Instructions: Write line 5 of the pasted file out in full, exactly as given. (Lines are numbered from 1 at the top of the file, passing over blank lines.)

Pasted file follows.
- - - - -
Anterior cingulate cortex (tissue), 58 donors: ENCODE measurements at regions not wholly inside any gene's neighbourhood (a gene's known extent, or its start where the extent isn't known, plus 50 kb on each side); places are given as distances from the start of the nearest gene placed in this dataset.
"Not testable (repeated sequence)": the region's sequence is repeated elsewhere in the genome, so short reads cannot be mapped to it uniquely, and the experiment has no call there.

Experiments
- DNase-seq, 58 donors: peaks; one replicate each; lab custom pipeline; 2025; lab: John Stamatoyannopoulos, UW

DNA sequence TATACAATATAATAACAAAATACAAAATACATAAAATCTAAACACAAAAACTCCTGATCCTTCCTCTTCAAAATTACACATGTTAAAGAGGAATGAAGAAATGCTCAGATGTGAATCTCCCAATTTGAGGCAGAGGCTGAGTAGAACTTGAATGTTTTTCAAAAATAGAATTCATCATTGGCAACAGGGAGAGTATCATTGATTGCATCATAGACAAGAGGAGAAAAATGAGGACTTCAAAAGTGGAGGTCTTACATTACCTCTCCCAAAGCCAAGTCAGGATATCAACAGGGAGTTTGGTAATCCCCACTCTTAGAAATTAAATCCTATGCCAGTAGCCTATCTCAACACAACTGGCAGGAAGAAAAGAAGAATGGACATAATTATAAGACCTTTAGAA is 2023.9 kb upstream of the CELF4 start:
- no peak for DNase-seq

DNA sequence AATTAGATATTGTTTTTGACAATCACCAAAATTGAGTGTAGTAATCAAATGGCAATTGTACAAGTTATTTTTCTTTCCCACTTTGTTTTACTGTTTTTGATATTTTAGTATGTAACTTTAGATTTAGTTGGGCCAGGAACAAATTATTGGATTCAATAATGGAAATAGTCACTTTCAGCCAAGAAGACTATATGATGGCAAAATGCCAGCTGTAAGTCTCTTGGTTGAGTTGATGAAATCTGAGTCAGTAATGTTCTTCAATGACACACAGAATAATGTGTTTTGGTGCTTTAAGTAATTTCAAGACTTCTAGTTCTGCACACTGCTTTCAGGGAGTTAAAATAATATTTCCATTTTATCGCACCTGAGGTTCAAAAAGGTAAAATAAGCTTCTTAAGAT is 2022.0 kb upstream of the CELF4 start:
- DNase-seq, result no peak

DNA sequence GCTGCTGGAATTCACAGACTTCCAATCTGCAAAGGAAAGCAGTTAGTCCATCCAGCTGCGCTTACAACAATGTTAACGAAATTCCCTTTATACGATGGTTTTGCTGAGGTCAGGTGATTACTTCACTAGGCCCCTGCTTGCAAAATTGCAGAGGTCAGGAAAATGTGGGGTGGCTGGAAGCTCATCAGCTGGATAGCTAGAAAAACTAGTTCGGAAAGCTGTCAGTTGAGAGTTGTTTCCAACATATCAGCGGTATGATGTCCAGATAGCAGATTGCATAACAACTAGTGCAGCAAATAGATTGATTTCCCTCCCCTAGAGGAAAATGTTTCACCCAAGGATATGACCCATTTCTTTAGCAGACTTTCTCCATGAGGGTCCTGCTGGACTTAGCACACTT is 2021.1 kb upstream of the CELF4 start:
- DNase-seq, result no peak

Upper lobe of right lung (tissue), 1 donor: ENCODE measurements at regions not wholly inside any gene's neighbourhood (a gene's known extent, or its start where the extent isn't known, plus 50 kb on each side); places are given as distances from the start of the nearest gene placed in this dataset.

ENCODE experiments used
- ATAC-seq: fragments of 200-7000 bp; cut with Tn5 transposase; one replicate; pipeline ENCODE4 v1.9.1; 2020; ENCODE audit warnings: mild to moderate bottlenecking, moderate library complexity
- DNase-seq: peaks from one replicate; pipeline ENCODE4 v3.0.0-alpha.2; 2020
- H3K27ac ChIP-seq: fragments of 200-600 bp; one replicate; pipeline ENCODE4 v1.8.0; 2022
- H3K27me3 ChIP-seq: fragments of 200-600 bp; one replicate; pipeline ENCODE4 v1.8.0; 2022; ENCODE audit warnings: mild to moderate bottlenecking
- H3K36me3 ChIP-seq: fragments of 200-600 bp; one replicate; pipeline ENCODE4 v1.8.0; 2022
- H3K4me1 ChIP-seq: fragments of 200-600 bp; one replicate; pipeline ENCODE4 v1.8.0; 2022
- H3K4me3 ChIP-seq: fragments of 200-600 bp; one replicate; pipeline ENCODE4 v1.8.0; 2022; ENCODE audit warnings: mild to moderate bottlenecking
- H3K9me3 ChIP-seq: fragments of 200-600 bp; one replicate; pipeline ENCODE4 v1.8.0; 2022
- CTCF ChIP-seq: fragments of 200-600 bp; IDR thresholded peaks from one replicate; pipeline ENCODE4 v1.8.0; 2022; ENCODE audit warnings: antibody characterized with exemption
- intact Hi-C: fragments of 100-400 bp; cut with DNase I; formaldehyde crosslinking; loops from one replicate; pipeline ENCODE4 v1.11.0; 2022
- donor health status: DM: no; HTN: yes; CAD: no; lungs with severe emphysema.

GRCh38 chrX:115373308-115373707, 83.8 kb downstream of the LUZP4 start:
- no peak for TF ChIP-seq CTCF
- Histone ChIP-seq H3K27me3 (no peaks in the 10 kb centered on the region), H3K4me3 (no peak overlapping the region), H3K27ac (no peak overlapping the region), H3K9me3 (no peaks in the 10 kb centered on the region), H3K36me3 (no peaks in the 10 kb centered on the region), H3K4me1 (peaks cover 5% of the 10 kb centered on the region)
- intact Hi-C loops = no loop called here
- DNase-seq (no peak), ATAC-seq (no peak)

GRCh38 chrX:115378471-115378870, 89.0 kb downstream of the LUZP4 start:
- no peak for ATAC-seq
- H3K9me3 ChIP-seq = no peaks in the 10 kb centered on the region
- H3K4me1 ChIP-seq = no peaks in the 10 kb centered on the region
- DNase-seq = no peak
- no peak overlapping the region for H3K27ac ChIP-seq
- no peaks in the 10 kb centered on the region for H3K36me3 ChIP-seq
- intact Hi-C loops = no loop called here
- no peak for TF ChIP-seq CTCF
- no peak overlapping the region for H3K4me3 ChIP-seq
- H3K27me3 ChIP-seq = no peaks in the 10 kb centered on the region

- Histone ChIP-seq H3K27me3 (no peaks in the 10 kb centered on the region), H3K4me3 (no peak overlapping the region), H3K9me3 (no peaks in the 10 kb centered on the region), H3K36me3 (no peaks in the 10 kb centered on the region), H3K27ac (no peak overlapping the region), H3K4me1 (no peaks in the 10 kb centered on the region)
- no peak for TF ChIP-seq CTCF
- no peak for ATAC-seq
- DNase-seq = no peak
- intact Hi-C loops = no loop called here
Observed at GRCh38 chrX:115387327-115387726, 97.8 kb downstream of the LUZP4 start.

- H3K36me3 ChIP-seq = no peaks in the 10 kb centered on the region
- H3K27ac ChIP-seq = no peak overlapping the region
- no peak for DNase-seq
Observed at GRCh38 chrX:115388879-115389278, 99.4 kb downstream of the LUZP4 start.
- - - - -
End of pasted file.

DNA sequence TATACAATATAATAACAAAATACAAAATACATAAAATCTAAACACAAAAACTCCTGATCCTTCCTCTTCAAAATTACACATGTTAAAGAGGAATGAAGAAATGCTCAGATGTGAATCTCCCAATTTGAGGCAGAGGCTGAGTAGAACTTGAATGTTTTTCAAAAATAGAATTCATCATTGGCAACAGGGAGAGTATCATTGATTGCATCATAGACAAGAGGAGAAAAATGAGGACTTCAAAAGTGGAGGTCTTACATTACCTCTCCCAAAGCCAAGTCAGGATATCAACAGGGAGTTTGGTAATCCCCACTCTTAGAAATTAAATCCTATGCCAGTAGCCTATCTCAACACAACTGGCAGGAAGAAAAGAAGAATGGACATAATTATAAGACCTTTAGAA is 2023.9 kb upstream of the CELF4 start: